Now a bit about the wood and its intended use.

small stack of lumberThe top piece in the stack is the Western Red cedar. It is the only piece that is surfaced four sides. It is a 2 by 6 of very straight grain, is milled vertical grain, and has a Greenland paddle inside.

That 20 foot long piece of Sitka spruce was too long to fit in my workshop, and has been cut to preserve the long lengths needed for the clamps, carlins, and rub rails. That board was not surfaced and measures a full 1 by 6 inches. This board is very clear, with only 4 small knots, none larger than the width of a pinky finger. It’s a beautiful piece of lumber that will provide key structural parts of the boat.

White cedars are sold as “live edge” flitches. They are rough cut, the result of running a complete tree through a saw, and what you get is boards that are four quarters thick and still have bark attached. cedar flitchThe flitches up in Maine were 20 feet long. These are 16 feet long. The part of the lumber we use for boatbuilding is the heartwood, the center material with the reddish tint. We discard the lighter color sapwood at the edge because it still contains sugars and other semi liquids that are not as impervious to rot as the heartwood. These 12-14 inch boards will yield 8-10 inches of good material. The cedar is also quite clear, with fewer knots than I remember in the cedar we had at the Wooden Boat School in Maine. The bottom of the boat, the planking, and the decks are all cedar.

I’ll need to triple the size of that stack of lumber to make the full boat, but this is enough to get started. I’ve got wood!

Click on any image to show a larger version.

It’s All About Sawing

Monday, August 18th, 2008

Some of the furniture I wanted for my new shop was a decent pair of sawhorses. I skipped the Workmate era a few decades back, and haven’t changed my mind since. I don’t want sawhorses that pretend (poorly) to be workbenches, and don’t actually work very well for sawing. Nor did I want the usual utility horses that are almost completely useless for sawing.

The answer that caught my eye was a sawbench designed by Christopher Schwarz, editor of Woodworking and Popular Woodworking magazines. A sawbench and sawhorseIt differs from the utility horse by having a broader top, a surface that can be used to hold lumber more firmly than on the edge of a two by four. A good sawbench supports a wide variety of hand sawing tasks. Christopher offers free construction drawings for a sawbench and a companion horse, both the same height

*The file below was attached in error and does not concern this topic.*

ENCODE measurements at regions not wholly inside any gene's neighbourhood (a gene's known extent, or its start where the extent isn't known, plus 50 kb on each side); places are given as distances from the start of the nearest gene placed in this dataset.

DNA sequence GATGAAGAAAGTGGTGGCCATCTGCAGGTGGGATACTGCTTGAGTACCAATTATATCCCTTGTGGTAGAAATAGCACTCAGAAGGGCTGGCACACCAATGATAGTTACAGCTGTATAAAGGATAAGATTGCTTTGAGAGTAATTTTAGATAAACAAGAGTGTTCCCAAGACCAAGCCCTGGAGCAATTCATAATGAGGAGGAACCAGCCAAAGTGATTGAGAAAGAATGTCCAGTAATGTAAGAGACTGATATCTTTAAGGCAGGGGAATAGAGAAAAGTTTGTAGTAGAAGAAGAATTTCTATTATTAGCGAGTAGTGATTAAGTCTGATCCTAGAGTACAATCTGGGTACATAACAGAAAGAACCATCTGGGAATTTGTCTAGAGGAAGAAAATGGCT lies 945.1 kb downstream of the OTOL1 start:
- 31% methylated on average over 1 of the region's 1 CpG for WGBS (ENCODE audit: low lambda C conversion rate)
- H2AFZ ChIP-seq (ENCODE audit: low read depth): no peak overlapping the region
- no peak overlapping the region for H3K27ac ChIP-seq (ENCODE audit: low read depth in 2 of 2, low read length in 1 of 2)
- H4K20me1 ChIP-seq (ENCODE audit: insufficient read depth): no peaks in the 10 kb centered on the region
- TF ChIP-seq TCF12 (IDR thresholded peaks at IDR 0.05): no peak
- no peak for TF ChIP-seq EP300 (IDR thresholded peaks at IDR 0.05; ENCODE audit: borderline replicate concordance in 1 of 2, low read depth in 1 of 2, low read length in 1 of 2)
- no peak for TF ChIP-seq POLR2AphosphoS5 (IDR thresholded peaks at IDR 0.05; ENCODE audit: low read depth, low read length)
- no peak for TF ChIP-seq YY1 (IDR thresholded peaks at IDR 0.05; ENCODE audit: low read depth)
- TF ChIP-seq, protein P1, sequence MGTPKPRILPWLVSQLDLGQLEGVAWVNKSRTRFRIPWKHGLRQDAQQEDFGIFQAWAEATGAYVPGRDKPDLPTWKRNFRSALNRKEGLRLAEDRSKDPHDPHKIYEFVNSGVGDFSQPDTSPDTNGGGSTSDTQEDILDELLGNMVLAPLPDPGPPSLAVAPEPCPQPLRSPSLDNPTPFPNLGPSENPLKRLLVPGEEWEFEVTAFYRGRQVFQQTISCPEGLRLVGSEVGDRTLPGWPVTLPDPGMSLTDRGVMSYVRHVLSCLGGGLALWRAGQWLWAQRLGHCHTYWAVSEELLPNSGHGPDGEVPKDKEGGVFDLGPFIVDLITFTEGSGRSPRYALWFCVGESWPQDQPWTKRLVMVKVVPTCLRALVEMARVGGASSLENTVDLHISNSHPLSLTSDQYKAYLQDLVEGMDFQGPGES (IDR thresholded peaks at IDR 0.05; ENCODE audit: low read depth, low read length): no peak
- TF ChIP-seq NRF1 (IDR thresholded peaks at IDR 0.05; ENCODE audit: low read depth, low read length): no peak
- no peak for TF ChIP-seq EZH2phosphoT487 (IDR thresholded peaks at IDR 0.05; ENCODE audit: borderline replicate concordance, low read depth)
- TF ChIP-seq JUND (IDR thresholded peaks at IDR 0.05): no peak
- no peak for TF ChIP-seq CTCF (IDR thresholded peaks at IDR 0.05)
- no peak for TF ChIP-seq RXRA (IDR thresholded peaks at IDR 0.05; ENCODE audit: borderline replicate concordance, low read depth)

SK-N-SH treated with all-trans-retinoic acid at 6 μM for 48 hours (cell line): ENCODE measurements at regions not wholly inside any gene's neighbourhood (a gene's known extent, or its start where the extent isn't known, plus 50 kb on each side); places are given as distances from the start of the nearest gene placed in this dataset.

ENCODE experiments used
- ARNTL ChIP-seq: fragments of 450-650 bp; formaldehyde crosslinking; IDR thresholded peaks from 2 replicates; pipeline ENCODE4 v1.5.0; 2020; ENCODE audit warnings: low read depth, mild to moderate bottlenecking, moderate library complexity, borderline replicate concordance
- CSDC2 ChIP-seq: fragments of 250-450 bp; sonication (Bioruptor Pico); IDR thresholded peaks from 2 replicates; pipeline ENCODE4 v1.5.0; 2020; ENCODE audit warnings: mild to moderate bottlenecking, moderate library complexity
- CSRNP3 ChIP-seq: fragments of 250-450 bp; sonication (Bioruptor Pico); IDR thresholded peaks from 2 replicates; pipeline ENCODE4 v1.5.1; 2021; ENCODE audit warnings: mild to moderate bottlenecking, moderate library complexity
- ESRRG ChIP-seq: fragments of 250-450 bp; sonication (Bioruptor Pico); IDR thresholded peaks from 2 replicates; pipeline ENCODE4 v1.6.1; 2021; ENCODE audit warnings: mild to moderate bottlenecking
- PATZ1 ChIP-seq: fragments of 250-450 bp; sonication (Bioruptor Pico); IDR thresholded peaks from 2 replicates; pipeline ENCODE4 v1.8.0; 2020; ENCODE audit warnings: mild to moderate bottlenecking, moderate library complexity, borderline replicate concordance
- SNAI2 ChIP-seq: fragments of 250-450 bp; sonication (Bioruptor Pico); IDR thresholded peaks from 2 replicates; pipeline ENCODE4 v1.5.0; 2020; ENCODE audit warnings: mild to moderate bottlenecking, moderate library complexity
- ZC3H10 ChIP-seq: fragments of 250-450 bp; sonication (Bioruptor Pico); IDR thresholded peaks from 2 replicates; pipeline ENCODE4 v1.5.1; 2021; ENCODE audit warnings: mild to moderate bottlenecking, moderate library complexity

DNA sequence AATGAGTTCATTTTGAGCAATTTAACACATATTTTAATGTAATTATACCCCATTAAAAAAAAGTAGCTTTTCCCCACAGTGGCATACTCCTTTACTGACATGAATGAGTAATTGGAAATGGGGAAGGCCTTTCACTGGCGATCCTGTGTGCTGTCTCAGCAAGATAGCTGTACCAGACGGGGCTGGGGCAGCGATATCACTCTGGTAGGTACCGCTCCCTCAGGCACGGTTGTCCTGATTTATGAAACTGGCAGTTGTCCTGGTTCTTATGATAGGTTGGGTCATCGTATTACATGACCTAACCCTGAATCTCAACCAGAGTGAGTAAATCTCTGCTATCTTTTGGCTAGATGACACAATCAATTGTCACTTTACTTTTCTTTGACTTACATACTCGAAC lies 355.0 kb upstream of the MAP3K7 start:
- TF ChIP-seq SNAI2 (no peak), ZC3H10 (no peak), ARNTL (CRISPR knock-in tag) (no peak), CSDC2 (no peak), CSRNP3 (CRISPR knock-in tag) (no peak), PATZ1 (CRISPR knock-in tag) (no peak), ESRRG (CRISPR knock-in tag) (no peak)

Christopher also conducts classes about constructing them.  Now, one would think that they’re pretty straightforward and may not need a class. That was my first thought, and not being near one of his class locations, I decided to set off on my own. That’s when I discovered a few of the things not covered on the drawings are:

  • how everything is fastened together
  • the best assembly sequence
  • how to be really good at the joinery.

The first puzzle, fastening, was fairly simple, especially after seeing screws mentioned in a blog entry. I don’t know what Christopher uses, but I opted for #10 by 1 1/2″ countersunk screws. Assembly sequence sorted itself out, although I’m not sure I found the most efficient sequence. Got them together! The real enlightenment was about joinery. There are a dozen joins in each bench, each needing somewhat accurate sawing. Part way through the project, it dawned on me that those classes are really all about developing good hand sawing techniques, not about building sawbenches! The sawbenches were just fodder for sawing practice.

While I’m fortunate to be able to learn a lot of things on my own, classes can be invaluable in two regards. They can convey advice on how to master skills competently, and by necessity they’re full of the advice you never find in books: how to recover from mistakes. The absolute best thing about the class at Wooden Boat School was learning from mistakes, those I made and those I watched others make. In that sense, a class is a “mistakes concentrator” that packs plenty of learning into a short time.

Slogging on without that advice, my joins gradually improved. By trial and error I learned the correct stance, (as in the Using a Sawbench article), what workpiece positions worked best for specific types of cuts, and how to be more accurate. Since I had to discover those things on my own, the learning might stick, but I’m sure there are lots of things I didn’t learn.

eggbeater drillAs an aside, these horses were built using hand tools exclusively except for the curved rip notch which I cut with a band saw. The wood is Douglas fir, direct from the home center, hand planed down to the specified dimensions. All joins were hand sawn. Drilling and fastening was done with my 1896 Goodell-Pratt cordless drill.

The results are a pair of horses that work very well. Don’t look too closely at the joins. They’re good enough for this kind of project and the gaps will soon fill with sawdust.